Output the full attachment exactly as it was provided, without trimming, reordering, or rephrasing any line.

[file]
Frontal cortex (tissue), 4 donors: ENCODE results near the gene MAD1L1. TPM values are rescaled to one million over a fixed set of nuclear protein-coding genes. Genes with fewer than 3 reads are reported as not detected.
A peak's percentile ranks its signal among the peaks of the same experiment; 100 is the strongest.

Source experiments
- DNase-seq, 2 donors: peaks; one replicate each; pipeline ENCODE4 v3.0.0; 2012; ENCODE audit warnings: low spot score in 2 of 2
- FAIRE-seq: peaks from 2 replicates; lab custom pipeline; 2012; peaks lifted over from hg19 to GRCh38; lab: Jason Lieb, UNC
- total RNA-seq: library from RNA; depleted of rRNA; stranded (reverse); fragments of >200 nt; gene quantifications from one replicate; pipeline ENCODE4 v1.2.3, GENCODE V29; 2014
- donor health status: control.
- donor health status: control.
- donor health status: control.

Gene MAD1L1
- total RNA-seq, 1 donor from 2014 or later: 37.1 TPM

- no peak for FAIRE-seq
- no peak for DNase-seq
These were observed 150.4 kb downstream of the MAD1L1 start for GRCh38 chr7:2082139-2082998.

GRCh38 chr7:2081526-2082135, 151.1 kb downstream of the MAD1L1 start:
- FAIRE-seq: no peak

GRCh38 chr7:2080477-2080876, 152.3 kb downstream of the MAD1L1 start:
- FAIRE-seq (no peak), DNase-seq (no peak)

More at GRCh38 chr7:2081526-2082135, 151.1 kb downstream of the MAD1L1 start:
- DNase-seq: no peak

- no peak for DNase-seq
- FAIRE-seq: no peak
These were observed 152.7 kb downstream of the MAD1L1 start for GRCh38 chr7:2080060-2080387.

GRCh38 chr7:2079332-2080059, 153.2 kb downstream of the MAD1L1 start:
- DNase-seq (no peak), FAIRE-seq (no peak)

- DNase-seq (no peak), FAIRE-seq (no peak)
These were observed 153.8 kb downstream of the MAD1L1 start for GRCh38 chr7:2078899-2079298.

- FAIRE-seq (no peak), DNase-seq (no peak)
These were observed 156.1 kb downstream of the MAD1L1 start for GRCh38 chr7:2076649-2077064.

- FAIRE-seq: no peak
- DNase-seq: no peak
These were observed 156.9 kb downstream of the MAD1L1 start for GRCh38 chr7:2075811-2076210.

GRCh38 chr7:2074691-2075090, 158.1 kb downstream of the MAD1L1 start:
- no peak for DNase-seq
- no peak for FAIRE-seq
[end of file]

Frontal cortex (tissue), 4 donors: ENCODE results near the gene MAD1L1. TPM values are rescaled to one million over a fixed set of nuclear protein-coding genes. Genes with fewer than 3 reads are reported as not detected.
A peak's percentile ranks its signal among the peaks of the same experiment; 100 is the strongest.

Source experiments
- DNase-seq, 2 donors: peaks; one replicate each; pipeline ENCODE4 v3.0.0; 2012; ENCODE audit warnings: low spot score in 2 of 2
- FAIRE-seq: peaks from 2 replicates; lab custom pipeline; 2012; peaks lifted over from hg19 to GRCh38; lab: Jason Lieb, UNC
- total RNA-seq: library from RNA; depleted of rRNA; stranded (reverse); fragments of >200 nt; gene quantifications from one replicate; pipeline ENCODE4 v1.2.3, GENCODE V29; 2014
- donor health status: control.
- donor health status: control.
- donor health status: control.

Gene MAD1L1
- total RNA-seq, 1 donor from 2014 or later: 37.1 TPM

- no peak for FAIRE-seq
- no peak for DNase-seq
These were observed 150.4 kb downstream of the MAD1L1 start for GRCh38 chr7:2082139-2082998.

GRCh38 chr7:2081526-2082135, 151.1 kb downstream of the MAD1L1 start:
- FAIRE-seq: no peak

GRCh38 chr7:2080477-2080876, 152.3 kb downstream of the MAD1L1 start:
- FAIRE-seq (no peak), DNase-seq (no peak)

More at GRCh38 chr7:2081526-2082135, 151.1 kb downstream of the MAD1L1 start:
- DNase-seq: no peak

- no peak for DNase-seq
- FAIRE-seq: no peak
These were observed 152.7 kb downstream of the MAD1L1 start for GRCh38 chr7:2080060-2080387.

GRCh38 chr7:2079332-2080059, 153.2 kb downstream of the MAD1L1 start:
- DNase-seq (no peak), FAIRE-seq (no peak)

- DNase-seq (no peak), FAIRE-seq (no peak)
These were observed 153.8 kb downstream of the MAD1L1 start for GRCh38 chr7:2078899-2079298.

- FAIRE-seq (no peak), DNase-seq (no peak)
These were observed 156.1 kb downstream of the MAD1L1 start for GRCh38 chr7:2076649-2077064.

- FAIRE-seq: no peak
- DNase-seq: no peak
These were observed 156.9 kb downstream of the MAD1L1 start for GRCh38 chr7:2075811-2076210.

GRCh38 chr7:2074691-2075090, 158.1 kb downstream of the MAD1L1 start:
- no peak for DNase-seq
- no peak for FAIRE-seq